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Brass Band

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Items 1 to 12 of 5187 total

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  1. Tale of the Dragon

    Tale of the Dragon was commissioned by the Senshu University Tamana High School Band in Japan to celebrate their 50th Anniversary. Composed as a dramatic finale Tale of the Dragon is a piece of programmatic music that tells an old Japanese legend of adventure and bravery...
  2. The Three Kings

    Arrangement of the tenor solo by Peter Cornelius.

  3. Symmetricoil

    The composer has said " I'd like to think this would be the sort of music Derek Burgeious would have written if he worked in a factory". This work was a finalist in the 2015 European Brass Band Championships composer competition. Because of the time constraint imposed by the competition, it's a little shorter than modern test pieces, but will still be an ideal centrepiece for any concert, in addition to being a great choice for contests that require a 20-30 minute program including a major work.

  4. Rocking Carol

    Rocking Carol features a horn trio and is based on the carol Little Jesus, Sweetly Sleep… with a verse of Away in a Manger (Normandy Carol) included. A beautiful arrangement by Graham Robinson.

  5. The Enchanted Dance Hall

    This work, commissioned by the Evening Post Onslow Band, evokes images of times past and the faded glories of a dance hall through a charming series of dances, some slow and melancholic, others boisterous and irreverent.

  6. Shine

    This major work, appropriate to be a First Section test piece, is a tribute to one of New Zealand's iconic bandsmen, Riki McDonnell. For decades, Riki has been the epitome of shining through any and all circumstances. The euphonium duets are a nod to his recording partnership with Mike Kilroy, the flugel solos are a recognition that, before he was New Zealand's finest euphonium player, he was the country's best flugelhorn player. The gradual progression of the thematic material from minor to major reminds us that Riki can always make some positive out out of any situation.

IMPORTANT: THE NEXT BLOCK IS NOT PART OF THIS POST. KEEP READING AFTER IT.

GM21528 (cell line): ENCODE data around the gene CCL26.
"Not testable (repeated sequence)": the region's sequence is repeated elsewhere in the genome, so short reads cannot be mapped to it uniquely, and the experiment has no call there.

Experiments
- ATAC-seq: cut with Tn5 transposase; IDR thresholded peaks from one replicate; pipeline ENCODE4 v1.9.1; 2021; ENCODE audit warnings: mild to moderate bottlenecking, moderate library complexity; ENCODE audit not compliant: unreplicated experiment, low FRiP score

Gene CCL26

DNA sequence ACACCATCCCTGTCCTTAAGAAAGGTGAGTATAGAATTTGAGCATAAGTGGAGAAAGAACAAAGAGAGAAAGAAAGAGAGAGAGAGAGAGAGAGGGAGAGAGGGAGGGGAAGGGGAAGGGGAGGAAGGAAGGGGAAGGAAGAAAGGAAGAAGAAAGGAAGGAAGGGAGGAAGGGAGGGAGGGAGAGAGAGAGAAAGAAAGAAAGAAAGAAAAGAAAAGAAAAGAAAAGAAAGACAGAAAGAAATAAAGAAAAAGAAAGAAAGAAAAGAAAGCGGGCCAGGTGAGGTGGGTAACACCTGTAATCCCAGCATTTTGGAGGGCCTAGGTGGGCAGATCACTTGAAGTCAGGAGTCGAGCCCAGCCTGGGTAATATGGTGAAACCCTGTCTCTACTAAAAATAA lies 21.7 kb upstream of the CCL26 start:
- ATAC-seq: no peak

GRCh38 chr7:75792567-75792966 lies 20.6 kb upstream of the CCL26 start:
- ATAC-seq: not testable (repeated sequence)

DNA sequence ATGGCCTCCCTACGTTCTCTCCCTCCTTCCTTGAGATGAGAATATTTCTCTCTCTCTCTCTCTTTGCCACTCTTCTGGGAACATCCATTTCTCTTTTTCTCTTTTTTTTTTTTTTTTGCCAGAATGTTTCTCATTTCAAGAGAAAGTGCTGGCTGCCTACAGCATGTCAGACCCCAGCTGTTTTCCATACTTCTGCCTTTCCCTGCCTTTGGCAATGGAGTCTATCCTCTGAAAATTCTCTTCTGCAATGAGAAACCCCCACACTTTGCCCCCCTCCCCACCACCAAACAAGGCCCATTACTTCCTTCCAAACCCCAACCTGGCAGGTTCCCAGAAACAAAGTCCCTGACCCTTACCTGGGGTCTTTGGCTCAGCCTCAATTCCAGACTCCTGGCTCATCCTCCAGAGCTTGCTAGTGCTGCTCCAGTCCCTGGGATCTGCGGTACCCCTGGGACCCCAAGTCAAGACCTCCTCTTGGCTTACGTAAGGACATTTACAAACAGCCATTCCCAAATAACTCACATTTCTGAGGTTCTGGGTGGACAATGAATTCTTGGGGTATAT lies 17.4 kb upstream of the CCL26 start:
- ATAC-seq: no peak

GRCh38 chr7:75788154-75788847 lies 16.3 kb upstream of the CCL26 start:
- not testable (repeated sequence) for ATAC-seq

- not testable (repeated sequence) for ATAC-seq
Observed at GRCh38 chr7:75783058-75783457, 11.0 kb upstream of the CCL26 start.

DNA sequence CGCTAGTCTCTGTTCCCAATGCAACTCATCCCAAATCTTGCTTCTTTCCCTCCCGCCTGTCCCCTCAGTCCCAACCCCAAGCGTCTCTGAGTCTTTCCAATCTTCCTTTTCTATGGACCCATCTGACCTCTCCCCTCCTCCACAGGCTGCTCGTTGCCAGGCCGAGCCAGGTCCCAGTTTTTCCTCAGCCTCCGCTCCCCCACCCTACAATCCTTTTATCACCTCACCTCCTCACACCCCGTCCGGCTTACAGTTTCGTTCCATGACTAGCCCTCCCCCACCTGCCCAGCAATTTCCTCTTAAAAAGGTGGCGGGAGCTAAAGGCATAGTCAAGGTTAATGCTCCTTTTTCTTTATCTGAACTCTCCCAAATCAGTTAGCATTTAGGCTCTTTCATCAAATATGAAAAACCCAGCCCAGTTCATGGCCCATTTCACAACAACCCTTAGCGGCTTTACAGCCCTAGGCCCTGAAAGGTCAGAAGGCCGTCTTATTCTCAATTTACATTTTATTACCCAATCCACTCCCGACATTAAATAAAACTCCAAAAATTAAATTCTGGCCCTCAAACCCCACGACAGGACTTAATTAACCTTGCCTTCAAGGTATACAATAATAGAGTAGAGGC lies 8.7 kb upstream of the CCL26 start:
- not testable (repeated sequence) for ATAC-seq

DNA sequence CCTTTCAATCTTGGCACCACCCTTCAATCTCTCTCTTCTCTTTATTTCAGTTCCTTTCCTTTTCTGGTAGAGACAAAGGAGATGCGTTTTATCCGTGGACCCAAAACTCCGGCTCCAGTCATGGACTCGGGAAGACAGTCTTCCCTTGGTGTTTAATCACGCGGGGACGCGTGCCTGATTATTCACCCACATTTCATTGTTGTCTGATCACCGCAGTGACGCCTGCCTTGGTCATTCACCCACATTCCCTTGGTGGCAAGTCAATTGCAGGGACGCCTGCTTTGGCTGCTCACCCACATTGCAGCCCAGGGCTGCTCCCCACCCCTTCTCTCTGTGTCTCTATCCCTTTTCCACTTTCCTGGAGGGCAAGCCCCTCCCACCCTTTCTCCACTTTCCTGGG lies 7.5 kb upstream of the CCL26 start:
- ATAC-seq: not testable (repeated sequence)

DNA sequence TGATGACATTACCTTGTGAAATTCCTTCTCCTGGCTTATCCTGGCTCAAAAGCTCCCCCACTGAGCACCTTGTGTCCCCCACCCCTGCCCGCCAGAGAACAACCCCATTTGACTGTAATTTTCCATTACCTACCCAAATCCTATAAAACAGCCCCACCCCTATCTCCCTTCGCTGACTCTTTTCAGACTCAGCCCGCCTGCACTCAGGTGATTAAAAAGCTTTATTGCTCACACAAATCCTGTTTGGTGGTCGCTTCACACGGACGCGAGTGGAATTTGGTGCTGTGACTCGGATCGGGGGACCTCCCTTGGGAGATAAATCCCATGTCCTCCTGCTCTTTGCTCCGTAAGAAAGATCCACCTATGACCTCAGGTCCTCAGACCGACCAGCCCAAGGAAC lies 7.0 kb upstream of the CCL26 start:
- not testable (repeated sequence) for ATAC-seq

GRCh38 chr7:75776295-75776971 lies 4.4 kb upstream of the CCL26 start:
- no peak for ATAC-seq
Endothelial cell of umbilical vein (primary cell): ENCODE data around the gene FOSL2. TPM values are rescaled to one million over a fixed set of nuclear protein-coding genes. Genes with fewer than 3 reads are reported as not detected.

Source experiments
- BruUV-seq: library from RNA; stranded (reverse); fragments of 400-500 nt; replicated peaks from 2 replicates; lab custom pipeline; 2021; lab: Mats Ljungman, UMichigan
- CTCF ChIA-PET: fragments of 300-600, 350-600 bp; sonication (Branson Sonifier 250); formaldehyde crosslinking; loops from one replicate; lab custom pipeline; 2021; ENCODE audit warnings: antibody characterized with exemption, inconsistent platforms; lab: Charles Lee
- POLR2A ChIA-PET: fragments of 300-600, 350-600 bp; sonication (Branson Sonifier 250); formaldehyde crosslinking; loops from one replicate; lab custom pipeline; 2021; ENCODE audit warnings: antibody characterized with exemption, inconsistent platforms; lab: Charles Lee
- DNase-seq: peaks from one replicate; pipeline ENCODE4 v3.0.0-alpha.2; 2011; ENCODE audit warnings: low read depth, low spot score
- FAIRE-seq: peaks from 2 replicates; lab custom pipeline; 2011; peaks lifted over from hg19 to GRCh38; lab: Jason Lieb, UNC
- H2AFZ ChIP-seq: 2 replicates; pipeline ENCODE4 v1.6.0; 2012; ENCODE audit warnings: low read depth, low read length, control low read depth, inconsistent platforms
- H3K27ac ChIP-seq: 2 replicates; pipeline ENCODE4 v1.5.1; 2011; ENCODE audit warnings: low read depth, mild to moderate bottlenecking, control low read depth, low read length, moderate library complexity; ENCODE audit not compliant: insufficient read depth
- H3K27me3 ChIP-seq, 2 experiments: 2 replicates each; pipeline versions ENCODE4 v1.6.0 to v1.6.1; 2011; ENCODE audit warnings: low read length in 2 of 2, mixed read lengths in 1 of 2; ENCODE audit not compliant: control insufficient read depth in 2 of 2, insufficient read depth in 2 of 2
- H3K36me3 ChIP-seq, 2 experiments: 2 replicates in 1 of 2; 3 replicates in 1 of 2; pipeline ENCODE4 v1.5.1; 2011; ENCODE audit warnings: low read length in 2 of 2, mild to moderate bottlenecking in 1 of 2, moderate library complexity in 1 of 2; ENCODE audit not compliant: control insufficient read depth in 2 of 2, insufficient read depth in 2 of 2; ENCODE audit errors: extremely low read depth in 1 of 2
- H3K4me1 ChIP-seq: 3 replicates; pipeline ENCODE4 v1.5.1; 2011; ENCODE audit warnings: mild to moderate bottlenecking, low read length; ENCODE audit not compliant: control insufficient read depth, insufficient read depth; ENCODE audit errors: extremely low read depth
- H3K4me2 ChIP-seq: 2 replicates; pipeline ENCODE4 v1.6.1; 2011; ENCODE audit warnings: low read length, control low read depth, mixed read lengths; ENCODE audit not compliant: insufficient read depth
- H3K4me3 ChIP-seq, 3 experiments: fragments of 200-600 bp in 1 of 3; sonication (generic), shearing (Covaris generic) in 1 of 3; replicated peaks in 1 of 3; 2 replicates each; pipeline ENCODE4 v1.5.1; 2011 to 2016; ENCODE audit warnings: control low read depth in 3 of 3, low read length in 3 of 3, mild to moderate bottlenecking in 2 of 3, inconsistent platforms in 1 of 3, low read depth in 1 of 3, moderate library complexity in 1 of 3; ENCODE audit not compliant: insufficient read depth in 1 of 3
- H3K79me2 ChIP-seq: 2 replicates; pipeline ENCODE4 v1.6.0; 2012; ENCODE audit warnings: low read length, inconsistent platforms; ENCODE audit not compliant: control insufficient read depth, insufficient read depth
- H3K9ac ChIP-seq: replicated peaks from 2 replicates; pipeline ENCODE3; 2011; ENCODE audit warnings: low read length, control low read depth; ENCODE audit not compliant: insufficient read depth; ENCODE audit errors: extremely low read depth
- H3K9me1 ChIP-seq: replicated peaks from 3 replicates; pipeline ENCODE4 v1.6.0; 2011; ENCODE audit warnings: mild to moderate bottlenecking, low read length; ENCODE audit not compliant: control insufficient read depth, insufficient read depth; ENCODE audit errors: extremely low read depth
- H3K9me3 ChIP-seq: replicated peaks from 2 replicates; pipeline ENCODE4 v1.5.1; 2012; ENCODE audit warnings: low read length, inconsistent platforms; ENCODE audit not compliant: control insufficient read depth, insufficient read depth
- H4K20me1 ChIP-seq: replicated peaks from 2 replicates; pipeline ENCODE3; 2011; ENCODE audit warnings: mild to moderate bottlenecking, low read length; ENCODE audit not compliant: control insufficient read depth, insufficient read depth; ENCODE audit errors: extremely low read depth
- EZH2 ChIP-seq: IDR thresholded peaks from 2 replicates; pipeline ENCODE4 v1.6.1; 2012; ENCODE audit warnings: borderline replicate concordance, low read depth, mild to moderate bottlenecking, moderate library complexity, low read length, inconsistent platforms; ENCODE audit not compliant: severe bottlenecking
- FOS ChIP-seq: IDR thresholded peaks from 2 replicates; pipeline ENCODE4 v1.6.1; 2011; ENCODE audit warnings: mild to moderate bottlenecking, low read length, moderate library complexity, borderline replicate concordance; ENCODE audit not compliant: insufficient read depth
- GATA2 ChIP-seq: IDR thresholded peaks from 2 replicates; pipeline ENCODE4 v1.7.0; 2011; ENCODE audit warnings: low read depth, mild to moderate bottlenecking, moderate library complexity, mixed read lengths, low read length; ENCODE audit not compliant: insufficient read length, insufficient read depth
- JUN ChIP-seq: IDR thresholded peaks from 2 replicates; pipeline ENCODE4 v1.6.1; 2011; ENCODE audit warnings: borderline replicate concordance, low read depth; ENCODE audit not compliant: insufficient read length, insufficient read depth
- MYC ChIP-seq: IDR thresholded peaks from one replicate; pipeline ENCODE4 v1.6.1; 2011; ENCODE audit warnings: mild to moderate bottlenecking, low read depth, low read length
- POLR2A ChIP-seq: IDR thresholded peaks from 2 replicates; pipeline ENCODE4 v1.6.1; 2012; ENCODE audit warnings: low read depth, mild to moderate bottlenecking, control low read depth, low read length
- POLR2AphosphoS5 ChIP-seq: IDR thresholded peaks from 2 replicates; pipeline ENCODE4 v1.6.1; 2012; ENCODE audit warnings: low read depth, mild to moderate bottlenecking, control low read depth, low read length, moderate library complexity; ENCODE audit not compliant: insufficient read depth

7. Carnival of Venice

    The Carnival Of Venice is arguably everyone's favourite solo, especially the version by Arban (1820 - 1869), author of the famous brass-playing method book still in regular use today.  Young soloists aspire to master the necessary techniques, accomplished soloists know that it is a "sure fire" winner with audiences and listeners love to be dazzled by a virtuoso display of variations on a theme they easily recognise.

  8. Largo (Winter)

    In 1723 Antonio Vivaldi (1678-1741) composed four concerti for violin and small orchestra entitled The Four Seasons.  Winter is the fourth of these and the Largo is its central slow movement depicting a cosy scene by the fireside watching the falling rain.

    This arrangement was prepared at the request of Brett Baker and has been recorded by him accompanied by Brass Band Of The Western Reserve, music director Dr Keith M Wilkinson, on the CD Slides Rule!

  9. March Slav

    March Slav was composed in 1876 for a charity concert to support the war in the Balkans.  It was completed in the remarkably short time of 5 days and was encored twice at its first performance!  The themes are based loosely on Serbian folk songs and there is also a reference to the Russian national anthem.  The mood is funereal in style at the opening but this gives way to a very triumphant style by the end.

  10. Semper Fidelis

    This march was written in 1888 and dedicated to the US Marine Corps, later being adopted as its official march. At the time of its composition Sousa was director of the US Marine Band.

    This brass band version contains a small amount of optional movement around the stage and a percussion feature. These will enhance the presentation.

  11. Basque Lullaby

    Basque Lullaby is a setting of the carol for choirs The Infant King. The full text begins in the manger, moves through the Easter story and ends (the last of 4 verses in the original) with the resurrection.

  12. Festival Prelude on Richmond

    This opener-style work for band, based on the hymn Richmond, was commissioned and recorded by the Canadian Staff Band. It's an exciting, well written work for band and will be a welcome addition to any band's library and repertoire.

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